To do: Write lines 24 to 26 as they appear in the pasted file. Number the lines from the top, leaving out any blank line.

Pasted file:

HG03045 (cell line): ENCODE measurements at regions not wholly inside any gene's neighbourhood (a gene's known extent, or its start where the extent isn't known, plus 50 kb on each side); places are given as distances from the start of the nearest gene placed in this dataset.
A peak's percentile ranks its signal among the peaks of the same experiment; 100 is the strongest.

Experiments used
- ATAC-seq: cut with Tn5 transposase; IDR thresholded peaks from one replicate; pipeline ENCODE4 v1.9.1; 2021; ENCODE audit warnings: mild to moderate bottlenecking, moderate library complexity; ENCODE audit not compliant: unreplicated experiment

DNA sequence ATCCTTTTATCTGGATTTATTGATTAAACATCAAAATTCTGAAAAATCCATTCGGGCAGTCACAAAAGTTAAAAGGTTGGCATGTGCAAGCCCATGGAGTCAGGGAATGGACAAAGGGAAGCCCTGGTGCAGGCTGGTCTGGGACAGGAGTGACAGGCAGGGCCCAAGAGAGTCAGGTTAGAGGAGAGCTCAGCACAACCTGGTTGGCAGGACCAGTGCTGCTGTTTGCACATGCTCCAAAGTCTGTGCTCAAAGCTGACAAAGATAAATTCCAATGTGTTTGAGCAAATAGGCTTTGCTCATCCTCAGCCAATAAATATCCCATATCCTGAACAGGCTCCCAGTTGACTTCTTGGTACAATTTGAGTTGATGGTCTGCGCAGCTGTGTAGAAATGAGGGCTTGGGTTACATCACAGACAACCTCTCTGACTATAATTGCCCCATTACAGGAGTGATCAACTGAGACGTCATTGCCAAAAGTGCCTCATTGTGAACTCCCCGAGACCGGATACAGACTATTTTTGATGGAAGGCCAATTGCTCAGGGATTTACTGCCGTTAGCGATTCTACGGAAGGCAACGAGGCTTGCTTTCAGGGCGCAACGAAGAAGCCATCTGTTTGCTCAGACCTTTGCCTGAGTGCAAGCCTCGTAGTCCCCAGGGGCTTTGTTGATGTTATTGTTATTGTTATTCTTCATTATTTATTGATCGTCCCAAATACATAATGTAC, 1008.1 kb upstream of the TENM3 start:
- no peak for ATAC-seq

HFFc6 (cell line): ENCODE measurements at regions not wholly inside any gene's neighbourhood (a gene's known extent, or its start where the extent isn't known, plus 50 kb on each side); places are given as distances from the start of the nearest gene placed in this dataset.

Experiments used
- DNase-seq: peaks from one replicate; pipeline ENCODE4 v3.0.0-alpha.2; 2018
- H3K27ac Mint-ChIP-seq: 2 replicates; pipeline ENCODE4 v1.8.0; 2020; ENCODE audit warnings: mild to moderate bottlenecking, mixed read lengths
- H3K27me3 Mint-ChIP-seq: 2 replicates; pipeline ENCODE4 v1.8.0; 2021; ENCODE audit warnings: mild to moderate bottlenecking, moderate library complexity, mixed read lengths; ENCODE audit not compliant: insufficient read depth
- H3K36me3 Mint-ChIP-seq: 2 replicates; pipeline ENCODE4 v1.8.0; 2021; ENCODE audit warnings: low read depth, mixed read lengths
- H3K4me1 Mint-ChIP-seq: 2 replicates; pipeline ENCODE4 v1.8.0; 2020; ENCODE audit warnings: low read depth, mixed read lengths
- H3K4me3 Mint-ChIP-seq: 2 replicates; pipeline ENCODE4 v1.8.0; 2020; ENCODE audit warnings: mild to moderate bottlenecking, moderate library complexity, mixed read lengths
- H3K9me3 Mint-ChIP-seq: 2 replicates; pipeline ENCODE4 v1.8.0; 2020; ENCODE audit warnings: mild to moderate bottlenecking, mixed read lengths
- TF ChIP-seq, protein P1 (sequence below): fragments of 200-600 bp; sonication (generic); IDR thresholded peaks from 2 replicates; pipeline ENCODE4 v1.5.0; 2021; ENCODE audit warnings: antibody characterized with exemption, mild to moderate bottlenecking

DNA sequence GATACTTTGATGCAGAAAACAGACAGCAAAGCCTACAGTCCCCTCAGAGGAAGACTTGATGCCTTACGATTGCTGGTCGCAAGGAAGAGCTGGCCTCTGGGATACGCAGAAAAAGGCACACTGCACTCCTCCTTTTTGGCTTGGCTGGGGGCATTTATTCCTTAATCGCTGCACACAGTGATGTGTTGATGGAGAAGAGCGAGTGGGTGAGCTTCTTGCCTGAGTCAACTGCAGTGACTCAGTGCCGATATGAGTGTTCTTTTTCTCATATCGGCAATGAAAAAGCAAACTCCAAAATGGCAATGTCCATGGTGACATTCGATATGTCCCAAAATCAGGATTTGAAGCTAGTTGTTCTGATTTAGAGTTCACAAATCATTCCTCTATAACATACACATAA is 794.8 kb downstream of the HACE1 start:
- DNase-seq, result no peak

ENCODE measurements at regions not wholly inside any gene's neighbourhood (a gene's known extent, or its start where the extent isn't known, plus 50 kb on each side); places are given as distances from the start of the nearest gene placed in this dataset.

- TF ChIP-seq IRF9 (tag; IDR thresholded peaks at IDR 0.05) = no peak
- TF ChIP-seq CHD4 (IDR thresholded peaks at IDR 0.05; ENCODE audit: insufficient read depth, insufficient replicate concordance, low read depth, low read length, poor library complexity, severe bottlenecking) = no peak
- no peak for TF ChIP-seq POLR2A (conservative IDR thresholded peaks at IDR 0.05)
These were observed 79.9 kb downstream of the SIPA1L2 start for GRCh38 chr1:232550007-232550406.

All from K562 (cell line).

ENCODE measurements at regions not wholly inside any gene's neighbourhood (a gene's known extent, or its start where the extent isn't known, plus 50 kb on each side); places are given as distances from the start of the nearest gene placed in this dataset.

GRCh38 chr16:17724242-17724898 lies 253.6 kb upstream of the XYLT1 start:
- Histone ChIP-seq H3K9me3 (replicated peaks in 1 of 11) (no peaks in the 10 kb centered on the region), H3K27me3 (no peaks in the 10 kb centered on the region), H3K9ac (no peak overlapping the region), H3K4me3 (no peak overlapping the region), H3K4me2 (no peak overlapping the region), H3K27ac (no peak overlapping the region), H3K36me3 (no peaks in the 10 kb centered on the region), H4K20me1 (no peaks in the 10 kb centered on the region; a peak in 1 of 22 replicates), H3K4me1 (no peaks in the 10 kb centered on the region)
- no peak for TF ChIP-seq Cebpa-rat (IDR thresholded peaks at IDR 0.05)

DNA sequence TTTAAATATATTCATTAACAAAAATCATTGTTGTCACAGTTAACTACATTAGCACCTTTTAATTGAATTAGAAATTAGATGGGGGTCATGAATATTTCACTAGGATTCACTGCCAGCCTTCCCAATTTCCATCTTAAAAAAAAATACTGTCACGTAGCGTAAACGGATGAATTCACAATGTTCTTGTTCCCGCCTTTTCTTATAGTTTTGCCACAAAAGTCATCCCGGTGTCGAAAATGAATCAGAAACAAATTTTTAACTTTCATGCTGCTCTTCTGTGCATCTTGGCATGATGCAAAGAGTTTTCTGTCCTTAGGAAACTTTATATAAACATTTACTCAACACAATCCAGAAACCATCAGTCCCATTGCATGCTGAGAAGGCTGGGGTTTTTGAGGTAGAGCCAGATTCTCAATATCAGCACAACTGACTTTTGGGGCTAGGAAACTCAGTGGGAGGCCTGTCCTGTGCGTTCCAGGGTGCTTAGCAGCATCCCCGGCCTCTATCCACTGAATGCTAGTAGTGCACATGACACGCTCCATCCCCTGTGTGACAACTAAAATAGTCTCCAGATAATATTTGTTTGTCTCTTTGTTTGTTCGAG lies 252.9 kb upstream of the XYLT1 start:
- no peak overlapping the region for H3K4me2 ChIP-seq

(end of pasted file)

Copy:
All from K562 (cell line).

ENCODE measurements at regions not wholly inside any gene's neighbourhood (a gene's known extent, or its start where the extent isn't known, plus 50 kb on each side); places are given as distances from the start of the nearest gene placed in this dataset.

GRCh38 chr16:17724242-17724898 lies 253.6 kb upstream of the XYLT1 start: